Description from goodreads:
OND ELDR. BREATHE FIRE.
Raised to be a warrior, seventeen-year-old Eelyn fights alongside her Aska clansmen in an ancient, rivalry against the Riki clan. Her life is brutal but simple: fight and survive. Until the day she sees the impossible on the battlefield—her brother, fighting with the enemy—the brother she watched die five years ago.
Faced with her brother’s betrayal, she must survive the winter in the mountains with the Riki, in a village where every neighbor is an enemy, every battle scar possibly one she delivered. But when the Riki village is raided by a ruthless clan thought to be a legend, Eelyn is even more desperate to get back to her beloved family.
She is given no choice but to trust Fiske, her brother’s friend, who sees her as a threat. They must do the impossible: unite the clans to fight together, or risk being slaughtered one by one. Driven by a love for her clan and her growing love for Fiske, Eelyn must confront her own definition of loyalty and family while daring to put her faith in the people she’s spent her life hating.
Mmmkay. I’ve wanted to read this book since before it came out, and I feel like I was on the Overdrive waitlist for years (it actually just came out eight months ago). Scroll to the end if you don’t want to read my babbling.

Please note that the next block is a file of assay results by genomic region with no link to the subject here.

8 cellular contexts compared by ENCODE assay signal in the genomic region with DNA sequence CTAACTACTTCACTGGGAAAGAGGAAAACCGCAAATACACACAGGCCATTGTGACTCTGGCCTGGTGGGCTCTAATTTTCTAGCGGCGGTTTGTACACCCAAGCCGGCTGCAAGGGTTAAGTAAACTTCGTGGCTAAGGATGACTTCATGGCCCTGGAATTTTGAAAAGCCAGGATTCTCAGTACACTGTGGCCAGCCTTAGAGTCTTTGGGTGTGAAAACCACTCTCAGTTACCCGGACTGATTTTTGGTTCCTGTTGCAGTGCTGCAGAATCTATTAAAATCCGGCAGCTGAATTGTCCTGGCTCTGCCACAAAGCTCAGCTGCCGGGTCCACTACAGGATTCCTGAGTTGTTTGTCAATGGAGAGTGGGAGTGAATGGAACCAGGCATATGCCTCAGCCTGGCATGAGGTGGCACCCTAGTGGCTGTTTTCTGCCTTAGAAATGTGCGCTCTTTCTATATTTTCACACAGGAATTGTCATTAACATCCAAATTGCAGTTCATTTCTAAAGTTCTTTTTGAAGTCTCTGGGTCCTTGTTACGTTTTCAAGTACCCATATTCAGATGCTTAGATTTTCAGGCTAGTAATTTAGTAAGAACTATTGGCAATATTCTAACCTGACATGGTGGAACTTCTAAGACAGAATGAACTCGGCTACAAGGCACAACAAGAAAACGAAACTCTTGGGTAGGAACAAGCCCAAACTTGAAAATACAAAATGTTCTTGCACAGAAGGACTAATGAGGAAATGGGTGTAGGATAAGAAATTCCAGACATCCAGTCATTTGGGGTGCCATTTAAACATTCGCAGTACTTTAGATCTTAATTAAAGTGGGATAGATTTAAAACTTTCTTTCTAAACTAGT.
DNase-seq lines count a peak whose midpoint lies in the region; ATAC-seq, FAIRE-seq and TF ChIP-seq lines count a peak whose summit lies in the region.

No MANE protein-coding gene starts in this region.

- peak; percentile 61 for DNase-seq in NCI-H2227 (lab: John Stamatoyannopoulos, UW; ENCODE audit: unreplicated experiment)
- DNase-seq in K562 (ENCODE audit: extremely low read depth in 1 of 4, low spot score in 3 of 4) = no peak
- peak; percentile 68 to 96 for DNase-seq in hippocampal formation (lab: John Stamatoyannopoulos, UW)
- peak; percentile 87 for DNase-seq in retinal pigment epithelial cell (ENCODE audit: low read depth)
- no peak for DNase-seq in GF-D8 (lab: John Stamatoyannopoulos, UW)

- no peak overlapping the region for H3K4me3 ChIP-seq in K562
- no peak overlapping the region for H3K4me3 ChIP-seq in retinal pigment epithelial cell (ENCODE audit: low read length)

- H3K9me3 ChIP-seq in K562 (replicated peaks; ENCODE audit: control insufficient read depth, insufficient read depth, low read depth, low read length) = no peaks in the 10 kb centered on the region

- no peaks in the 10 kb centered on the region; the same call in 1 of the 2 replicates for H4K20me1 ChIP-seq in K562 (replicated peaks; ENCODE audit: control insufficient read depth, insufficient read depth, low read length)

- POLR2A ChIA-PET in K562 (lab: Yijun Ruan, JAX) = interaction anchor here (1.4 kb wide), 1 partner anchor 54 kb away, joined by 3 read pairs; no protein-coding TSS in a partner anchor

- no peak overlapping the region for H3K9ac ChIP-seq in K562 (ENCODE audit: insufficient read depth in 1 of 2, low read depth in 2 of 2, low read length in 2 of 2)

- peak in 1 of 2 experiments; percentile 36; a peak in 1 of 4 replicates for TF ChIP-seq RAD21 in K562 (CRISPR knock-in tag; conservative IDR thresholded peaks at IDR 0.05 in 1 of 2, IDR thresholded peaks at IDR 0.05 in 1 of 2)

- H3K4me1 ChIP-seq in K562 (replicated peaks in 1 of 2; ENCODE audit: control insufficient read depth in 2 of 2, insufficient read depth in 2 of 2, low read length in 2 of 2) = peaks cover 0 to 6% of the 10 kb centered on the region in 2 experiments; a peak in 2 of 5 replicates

When I finally (finally) got it, I was in a tiny slump. I ended up finding the audiobook on Overdrive (miraculously available) and checked it out, too, because my ebook loan was ending in like 2.5 days. I finished it in almost exactly one day.
If I’m honest, I’m slightly disappointed because of my genre expectations. I kept seeing this shelved as fantasy, so, you know, I kind of expected some fantasy. Dragons, or maybe magic of some sort, other creatures, something. Maybe I’m being too picky about this, but really the only “fantasy” element was that it was set in a not-quite-real, but probably-Scandinavian-like place. Kind of like Ravka or Kerch from the Grishaverse (minus all the magic).
This reminded me a little of The Valiant by Lesley Livingston (reviewed here). That one was also a female warrior story (gladiators!), marked as fantasy, but it was (imo) historical fiction. Historical fiction is the closest thing I could think of to shelve this one. I mean, I don’t think the gods from this are taken directly from any Norse names (or other pantheons), but I haven’t studied the mythology so extensively as to know the name of every god from every region, so… Ok, if a couple of gods were invented for this, maaaaybe it counts as fantasy?
I really liked this book. I didn’t love it enough to add it to my favorites shelf, but I did enjoy reading it, and I read it super fast. Once things got going, I didn’t want to put it down.
I liked Eelyn. I think she reacted the way a young warrior would react to the situations she was placed in, and we weren’t spoon-fed things about her character and her life. Things might have been said or otherwise pointed out by another character, but it was after we’d already seen those things in multiple incidents. So, the showing and not telling was good.
The worldbuilding was great, at least for me. I felt like I could see the mountain, the fjord, the villages, everything. It wasn’t super heavy with the descriptions, but it was just enough for my imagination to create the scenes. The character descriptions were a little more vague, I think, but good enough for me to be able to kind of “see” the characters. I do remember there being descriptions of things like their hair, scars, and maybe some clothing. Basically, I never got characters confused because they were all distinct, I just couldn’t imagine what they looked like in perfect detail.